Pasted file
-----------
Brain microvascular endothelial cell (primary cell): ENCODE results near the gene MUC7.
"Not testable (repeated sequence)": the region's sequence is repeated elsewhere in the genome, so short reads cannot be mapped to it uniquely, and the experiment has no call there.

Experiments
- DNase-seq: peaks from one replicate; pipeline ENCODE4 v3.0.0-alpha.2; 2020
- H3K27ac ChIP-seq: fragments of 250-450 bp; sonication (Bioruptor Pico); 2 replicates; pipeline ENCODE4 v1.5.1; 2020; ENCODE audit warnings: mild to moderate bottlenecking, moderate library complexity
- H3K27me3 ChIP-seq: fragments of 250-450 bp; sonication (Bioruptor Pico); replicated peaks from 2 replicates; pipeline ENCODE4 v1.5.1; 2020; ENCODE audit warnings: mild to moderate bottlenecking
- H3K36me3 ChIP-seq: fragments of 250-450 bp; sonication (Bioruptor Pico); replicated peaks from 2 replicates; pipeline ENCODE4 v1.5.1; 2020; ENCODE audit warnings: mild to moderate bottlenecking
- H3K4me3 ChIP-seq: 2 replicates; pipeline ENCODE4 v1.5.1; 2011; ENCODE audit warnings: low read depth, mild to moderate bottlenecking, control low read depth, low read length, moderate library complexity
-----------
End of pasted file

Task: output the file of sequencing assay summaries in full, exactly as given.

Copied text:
Brain microvascular endothelial cell (primary cell): ENCODE results near the gene MUC7.
"Not testable (repeated sequence)": the region's sequence is repeated elsewhere in the genome, so short reads cannot be mapped to it uniquely, and the experiment has no call there.

Experiments
- DNase-seq: peaks from one replicate; pipeline ENCODE4 v3.0.0-alpha.2; 2020
- H3K27ac ChIP-seq: fragments of 250-450 bp; sonication (Bioruptor Pico); 2 replicates; pipeline ENCODE4 v1.5.1; 2020; ENCODE audit warnings: mild to moderate bottlenecking, moderate library complexity
- H3K27me3 ChIP-seq: fragments of 250-450 bp; sonication (Bioruptor Pico); replicated peaks from 2 replicates; pipeline ENCODE4 v1.5.1; 2020; ENCODE audit warnings: mild to moderate bottlenecking
- H3K36me3 ChIP-seq: fragments of 250-450 bp; sonication (Bioruptor Pico); replicated peaks from 2 replicates; pipeline ENCODE4 v1.5.1; 2020; ENCODE audit warnings: mild to moderate bottlenecking
- H3K4me3 ChIP-seq: 2 replicates; pipeline ENCODE4 v1.5.1; 2011; ENCODE audit warnings: low read depth, mild to moderate bottlenecking, control low read depth, low read length, moderate library complexity